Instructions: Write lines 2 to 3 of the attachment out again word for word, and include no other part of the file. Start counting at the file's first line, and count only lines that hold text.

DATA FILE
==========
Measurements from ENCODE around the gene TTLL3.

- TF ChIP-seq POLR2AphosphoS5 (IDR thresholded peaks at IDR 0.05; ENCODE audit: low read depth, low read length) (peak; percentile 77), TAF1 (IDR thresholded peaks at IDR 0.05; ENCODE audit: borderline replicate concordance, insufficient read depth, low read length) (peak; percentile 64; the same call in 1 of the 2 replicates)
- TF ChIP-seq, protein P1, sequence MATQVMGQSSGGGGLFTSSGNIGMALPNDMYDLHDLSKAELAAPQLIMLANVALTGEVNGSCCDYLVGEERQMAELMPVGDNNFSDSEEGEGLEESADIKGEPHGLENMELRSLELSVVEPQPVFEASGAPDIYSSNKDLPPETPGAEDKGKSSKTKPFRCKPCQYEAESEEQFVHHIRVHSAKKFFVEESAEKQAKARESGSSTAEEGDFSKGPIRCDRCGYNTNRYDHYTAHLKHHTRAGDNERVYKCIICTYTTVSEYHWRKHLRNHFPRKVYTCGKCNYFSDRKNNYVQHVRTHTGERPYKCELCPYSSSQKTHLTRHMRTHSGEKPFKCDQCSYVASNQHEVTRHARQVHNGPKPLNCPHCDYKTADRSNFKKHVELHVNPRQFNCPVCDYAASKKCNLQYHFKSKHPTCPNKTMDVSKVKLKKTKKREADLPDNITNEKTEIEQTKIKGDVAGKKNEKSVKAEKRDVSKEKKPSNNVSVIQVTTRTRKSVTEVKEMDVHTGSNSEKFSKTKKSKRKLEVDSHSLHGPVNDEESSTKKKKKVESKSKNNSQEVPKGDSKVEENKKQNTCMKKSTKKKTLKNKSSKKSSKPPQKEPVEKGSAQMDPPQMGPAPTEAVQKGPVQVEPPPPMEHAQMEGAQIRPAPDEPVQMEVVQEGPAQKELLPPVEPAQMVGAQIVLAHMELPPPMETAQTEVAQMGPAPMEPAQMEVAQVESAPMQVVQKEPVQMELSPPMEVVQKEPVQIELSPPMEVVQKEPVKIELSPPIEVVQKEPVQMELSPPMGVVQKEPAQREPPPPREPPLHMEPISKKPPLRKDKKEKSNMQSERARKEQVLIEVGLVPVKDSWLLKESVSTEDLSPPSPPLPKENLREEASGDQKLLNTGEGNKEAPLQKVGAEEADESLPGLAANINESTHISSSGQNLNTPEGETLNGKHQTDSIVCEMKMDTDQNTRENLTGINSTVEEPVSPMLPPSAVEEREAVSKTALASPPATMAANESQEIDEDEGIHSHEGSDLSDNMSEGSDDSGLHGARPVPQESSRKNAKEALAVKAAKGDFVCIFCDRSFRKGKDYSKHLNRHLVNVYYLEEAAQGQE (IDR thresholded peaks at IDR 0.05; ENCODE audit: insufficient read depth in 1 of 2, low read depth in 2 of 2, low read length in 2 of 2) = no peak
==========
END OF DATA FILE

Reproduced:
- TF ChIP-seq POLR2AphosphoS5 (IDR thresholded peaks at IDR 0.05; ENCODE audit: low read depth, low read length) (peak; percentile 77), TAF1 (IDR thresholded peaks at IDR 0.05; ENCODE audit: borderline replicate concordance, insufficient read depth, low read length) (peak; percentile 64; the same call in 1 of the 2 replicates)
- TF ChIP-seq, protein P1, sequence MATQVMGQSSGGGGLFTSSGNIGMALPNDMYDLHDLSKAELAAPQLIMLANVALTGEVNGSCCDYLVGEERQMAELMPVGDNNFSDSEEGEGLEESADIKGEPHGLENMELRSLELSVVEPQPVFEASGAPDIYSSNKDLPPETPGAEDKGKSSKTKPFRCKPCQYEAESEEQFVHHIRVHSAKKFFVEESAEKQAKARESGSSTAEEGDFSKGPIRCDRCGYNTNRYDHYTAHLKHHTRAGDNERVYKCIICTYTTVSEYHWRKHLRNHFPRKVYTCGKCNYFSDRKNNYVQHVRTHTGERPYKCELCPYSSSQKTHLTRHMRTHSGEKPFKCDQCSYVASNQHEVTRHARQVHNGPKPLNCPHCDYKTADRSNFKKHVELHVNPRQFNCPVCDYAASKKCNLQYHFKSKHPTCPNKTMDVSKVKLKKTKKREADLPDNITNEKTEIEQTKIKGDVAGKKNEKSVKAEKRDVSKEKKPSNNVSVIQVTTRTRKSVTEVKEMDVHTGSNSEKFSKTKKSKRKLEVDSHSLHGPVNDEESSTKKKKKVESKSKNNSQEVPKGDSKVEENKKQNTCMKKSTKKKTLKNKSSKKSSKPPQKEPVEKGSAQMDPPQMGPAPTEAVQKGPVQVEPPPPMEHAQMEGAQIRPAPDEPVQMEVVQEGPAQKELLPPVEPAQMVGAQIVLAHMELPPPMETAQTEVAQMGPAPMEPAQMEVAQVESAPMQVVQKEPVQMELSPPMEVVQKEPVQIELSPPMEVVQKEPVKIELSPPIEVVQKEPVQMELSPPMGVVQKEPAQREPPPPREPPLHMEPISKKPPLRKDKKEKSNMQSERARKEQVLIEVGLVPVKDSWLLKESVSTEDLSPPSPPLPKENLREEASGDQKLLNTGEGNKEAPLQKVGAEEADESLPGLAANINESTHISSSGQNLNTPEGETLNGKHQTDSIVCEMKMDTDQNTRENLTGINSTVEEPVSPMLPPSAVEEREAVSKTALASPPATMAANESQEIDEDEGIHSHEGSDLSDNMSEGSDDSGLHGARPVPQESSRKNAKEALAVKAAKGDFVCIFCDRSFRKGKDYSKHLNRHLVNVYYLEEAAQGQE (IDR thresholded peaks at IDR 0.05; ENCODE audit: insufficient read depth in 1 of 2, low read depth in 2 of 2, low read length in 2 of 2) = no peak